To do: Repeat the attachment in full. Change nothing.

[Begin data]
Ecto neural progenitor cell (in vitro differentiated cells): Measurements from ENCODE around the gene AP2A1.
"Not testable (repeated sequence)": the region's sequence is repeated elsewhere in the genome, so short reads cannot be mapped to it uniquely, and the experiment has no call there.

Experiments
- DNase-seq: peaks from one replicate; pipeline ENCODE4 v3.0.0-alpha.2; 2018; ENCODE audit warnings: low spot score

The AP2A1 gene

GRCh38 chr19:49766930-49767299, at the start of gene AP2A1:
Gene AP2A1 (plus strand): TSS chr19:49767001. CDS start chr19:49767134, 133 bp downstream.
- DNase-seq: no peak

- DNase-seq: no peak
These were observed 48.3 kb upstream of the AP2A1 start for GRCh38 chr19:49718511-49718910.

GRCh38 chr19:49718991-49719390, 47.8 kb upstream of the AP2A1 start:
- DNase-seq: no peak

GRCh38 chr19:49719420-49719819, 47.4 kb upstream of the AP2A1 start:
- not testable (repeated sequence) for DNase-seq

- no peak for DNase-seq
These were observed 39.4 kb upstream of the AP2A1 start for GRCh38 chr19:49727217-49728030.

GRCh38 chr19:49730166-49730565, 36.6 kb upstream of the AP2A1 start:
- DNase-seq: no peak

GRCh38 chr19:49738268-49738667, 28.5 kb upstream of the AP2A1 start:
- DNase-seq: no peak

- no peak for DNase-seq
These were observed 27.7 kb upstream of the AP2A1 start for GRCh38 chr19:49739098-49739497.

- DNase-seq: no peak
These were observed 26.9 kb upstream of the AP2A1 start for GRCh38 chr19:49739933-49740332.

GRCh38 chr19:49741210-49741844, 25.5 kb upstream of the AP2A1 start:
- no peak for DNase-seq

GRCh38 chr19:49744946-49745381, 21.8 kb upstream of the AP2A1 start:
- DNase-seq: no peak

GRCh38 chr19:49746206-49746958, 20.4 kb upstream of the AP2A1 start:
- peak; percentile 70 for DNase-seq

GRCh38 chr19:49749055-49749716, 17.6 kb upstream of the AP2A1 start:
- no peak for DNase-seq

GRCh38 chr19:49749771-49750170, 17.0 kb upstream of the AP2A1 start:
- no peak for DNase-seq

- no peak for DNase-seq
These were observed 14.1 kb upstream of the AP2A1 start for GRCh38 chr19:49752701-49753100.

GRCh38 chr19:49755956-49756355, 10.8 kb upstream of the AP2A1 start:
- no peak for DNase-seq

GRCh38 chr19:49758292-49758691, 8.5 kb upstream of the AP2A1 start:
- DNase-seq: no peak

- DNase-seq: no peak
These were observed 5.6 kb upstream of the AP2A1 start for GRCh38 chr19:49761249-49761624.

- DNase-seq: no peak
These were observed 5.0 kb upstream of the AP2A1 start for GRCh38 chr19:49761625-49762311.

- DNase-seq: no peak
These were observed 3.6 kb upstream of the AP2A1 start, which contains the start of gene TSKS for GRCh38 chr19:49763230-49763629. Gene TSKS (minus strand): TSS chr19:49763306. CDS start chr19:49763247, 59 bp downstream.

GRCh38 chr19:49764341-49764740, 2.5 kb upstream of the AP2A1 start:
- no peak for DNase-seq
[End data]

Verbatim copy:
Ecto neural progenitor cell (in vitro differentiated cells): Measurements from ENCODE around the gene AP2A1.
"Not testable (repeated sequence)": the region's sequence is repeated elsewhere in the genome, so short reads cannot be mapped to it uniquely, and the experiment has no call there.

Experiments
- DNase-seq: peaks from one replicate; pipeline ENCODE4 v3.0.0-alpha.2; 2018; ENCODE audit warnings: low spot score

The AP2A1 gene

GRCh38 chr19:49766930-49767299, at the start of gene AP2A1:
Gene AP2A1 (plus strand): TSS chr19:49767001. CDS start chr19:49767134, 133 bp downstream.
- DNase-seq: no peak

- DNase-seq: no peak
These were observed 48.3 kb upstream of the AP2A1 start for GRCh38 chr19:49718511-49718910.

GRCh38 chr19:49718991-49719390, 47.8 kb upstream of the AP2A1 start:
- DNase-seq: no peak

GRCh38 chr19:49719420-49719819, 47.4 kb upstream of the AP2A1 start:
- not testable (repeated sequence) for DNase-seq

- no peak for DNase-seq
These were observed 39.4 kb upstream of the AP2A1 start for GRCh38 chr19:49727217-49728030.

GRCh38 chr19:49730166-49730565, 36.6 kb upstream of the AP2A1 start:
- DNase-seq: no peak

GRCh38 chr19:49738268-49738667, 28.5 kb upstream of the AP2A1 start:
- DNase-seq: no peak

- no peak for DNase-seq
These were observed 27.7 kb upstream of the AP2A1 start for GRCh38 chr19:49739098-49739497.

- DNase-seq: no peak
These were observed 26.9 kb upstream of the AP2A1 start for GRCh38 chr19:49739933-49740332.

GRCh38 chr19:49741210-49741844, 25.5 kb upstream of the AP2A1 start:
- no peak for DNase-seq

GRCh38 chr19:49744946-49745381, 21.8 kb upstream of the AP2A1 start:
- DNase-seq: no peak

GRCh38 chr19:49746206-49746958, 20.4 kb upstream of the AP2A1 start:
- peak; percentile 70 for DNase-seq

GRCh38 chr19:49749055-49749716, 17.6 kb upstream of the AP2A1 start:
- no peak for DNase-seq

GRCh38 chr19:49749771-49750170, 17.0 kb upstream of the AP2A1 start:
- no peak for DNase-seq

- no peak for DNase-seq
These were observed 14.1 kb upstream of the AP2A1 start for GRCh38 chr19:49752701-49753100.

GRCh38 chr19:49755956-49756355, 10.8 kb upstream of the AP2A1 start:
- no peak for DNase-seq

GRCh38 chr19:49758292-49758691, 8.5 kb upstream of the AP2A1 start:
- DNase-seq: no peak

- DNase-seq: no peak
These were observed 5.6 kb upstream of the AP2A1 start for GRCh38 chr19:49761249-49761624.

- DNase-seq: no peak
These were observed 5.0 kb upstream of the AP2A1 start for GRCh38 chr19:49761625-49762311.

- DNase-seq: no peak
These were observed 3.6 kb upstream of the AP2A1 start, which contains the start of gene TSKS for GRCh38 chr19:49763230-49763629. Gene TSKS (minus strand): TSS chr19:49763306. CDS start chr19:49763247, 59 bp downstream.

GRCh38 chr19:49764341-49764740, 2.5 kb upstream of the AP2A1 start:
- no peak for DNase-seq